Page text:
Career in medicine a lifelong goal for Western Maryland Hospital Center chief

October 26, 2007|By MARLO BARNHART

HAGERSTOWN - The new chief of staff at Western Maryland Hospital Center in Hagerstown said she has wanted to be a doctor since elementary school.

"In fourth grade science, I got a microscope," Dr. Monica Stallworth said. "That tipped me over."

Now in her 50s, Stallworth describes herself as an Army brat who modeled her medical career after a respected family physician in Washington, D.C.

Stallworth came to Hagerstown in September from the faculty of the Harvard Teaching Hospital in Boston. She is a geriatrician - a physician who specializes in the treatment of people 65 and older.

"There are only 9,000 geriatricians in the country and there is a need for 36,000," she said.

The field is low on technology but high on clinical competence with strong communication skills and the ability to work with patients and families in crisis.


"You need to be a good listener," Stallworth said.

For a time, Stallworth was a family doctor in Houston. She completed her three-year residency at Baylor University and a one-year Medicare project fellowship at Georgetown University.

"In that one-year project, I was training doctors in the fine art of treating the elderly," she said.

Stallworth was on the faculty at Georgetown for four years before going to Harvard in 2002 to teach on a geriatric fellowship.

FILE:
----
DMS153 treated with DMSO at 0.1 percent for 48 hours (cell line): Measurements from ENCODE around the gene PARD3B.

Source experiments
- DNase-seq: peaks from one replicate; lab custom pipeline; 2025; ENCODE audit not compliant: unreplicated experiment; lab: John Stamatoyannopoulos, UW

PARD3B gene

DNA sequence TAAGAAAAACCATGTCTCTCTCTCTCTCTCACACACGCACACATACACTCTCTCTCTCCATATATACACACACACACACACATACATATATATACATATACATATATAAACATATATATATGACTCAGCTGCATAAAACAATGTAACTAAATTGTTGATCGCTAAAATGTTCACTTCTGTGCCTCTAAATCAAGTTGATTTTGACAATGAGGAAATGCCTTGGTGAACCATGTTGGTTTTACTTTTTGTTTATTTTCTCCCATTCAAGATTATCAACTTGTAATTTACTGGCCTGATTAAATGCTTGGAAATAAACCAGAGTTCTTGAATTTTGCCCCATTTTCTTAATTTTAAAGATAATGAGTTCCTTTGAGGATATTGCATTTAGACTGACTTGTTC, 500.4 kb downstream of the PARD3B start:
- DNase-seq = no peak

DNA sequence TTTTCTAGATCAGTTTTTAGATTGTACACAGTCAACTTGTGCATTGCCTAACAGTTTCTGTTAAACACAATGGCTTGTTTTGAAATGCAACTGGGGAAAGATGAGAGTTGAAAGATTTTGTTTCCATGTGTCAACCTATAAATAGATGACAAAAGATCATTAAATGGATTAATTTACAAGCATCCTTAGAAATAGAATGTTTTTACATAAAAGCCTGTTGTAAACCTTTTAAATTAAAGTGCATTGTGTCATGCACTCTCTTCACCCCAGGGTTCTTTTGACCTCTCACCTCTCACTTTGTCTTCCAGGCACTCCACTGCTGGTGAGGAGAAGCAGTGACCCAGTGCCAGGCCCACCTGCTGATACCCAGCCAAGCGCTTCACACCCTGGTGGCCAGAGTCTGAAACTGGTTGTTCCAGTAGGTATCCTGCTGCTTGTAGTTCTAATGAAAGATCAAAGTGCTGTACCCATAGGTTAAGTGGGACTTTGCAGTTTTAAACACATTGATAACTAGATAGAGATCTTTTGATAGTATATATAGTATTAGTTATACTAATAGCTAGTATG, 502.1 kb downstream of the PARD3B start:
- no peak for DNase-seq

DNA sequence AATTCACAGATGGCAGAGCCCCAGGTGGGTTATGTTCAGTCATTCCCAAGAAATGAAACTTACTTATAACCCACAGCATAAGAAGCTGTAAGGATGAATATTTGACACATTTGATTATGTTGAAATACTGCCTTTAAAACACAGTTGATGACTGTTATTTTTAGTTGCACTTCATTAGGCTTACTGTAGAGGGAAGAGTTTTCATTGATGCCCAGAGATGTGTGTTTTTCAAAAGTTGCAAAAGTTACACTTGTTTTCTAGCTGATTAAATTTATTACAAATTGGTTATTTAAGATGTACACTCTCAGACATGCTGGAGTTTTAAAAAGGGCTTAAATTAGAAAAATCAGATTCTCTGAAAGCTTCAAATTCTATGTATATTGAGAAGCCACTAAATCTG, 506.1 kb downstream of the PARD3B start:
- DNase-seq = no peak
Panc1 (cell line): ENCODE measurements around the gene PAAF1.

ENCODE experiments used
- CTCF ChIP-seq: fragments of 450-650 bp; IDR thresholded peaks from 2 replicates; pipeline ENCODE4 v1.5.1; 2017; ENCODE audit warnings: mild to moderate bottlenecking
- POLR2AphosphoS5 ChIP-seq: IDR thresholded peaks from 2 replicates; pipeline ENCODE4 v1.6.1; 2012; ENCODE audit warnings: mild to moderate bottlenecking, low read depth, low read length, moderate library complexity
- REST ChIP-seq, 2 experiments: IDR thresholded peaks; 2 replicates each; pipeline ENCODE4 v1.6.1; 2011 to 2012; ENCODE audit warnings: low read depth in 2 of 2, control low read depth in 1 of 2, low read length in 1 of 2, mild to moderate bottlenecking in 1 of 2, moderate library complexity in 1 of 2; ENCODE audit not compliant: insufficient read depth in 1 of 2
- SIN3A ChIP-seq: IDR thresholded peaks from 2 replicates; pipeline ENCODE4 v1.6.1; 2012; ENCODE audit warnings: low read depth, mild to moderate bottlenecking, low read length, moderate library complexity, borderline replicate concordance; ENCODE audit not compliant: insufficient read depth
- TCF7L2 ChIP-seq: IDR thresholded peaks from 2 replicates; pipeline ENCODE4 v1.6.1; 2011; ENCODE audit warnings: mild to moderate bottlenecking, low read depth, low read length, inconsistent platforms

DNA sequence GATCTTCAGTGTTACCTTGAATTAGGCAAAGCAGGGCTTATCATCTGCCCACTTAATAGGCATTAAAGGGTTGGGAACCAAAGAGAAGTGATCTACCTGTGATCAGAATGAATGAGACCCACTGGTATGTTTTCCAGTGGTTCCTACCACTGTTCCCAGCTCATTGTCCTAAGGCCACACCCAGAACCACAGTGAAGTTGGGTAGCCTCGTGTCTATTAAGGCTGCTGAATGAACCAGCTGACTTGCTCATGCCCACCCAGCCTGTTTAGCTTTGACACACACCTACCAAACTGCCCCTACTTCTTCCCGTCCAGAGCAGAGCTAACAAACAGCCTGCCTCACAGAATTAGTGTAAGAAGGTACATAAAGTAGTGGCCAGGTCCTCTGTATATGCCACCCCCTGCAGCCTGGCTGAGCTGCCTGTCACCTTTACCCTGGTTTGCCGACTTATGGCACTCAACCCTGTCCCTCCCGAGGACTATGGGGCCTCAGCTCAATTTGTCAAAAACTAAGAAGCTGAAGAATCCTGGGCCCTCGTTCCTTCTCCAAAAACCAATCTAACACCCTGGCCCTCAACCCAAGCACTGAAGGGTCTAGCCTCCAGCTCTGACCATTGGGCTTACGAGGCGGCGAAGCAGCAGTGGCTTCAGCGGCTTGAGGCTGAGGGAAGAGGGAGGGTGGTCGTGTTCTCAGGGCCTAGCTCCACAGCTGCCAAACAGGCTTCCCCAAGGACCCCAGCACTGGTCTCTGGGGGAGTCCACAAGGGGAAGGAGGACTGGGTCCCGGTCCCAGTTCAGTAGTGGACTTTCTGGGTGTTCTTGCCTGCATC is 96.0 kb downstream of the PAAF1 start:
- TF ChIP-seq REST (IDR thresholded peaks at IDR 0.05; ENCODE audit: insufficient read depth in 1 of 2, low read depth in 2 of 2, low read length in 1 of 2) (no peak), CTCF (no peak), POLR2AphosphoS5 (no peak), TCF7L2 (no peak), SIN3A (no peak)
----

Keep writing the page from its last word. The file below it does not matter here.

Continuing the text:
Stallworth has master's degrees in both public health and health care management.

"I seem to have a knack for management issues," she said.

Stallworth said she can use both her management and public health skills at Western Maryland Hospital Center.

She also is able to be near her parents' home in Washington, D.C.

"This better fits who I am now," she said.

Stallworth said she was impressed by the hospital CEO - Cynthia Pellegrino - for her dedication to quality and competency as well as patient-based care.

"There are top-notch people here," Stallworth said. "All the doctors here are board-certified ... they are extremely good at what they do."

In her first two months, Stallworth said she has been very impressed with the staff and volunteers, all of whom are very patient-driven.

Western Maryland Hospital Center has three full-time physicians and several on-call physicians who serve approximately 100 patients.

"We see motor vehicle injuries, strokes, etc.," Stallworth said. "We are the last stop for traumatic injuries."

Describing typical patients at Western Maryland as "tough birds," she said the hospital cares for people with the goal to return them to their homes.

"I am also a Harvard-trained ethicist for patients and families," Stallworth said.

That expertise would be called upon in cases where the wishes of a patient's family might conflict with the patient's advanced directive.

When not on duty at the hospital, Stallworth enjoys golf and is a published author and poet.

Her husband, also a doctor, is in Texas but they are hoping that he can work his way east in the near future. Their daughter is a student at Wake Forest University in North Carolina.

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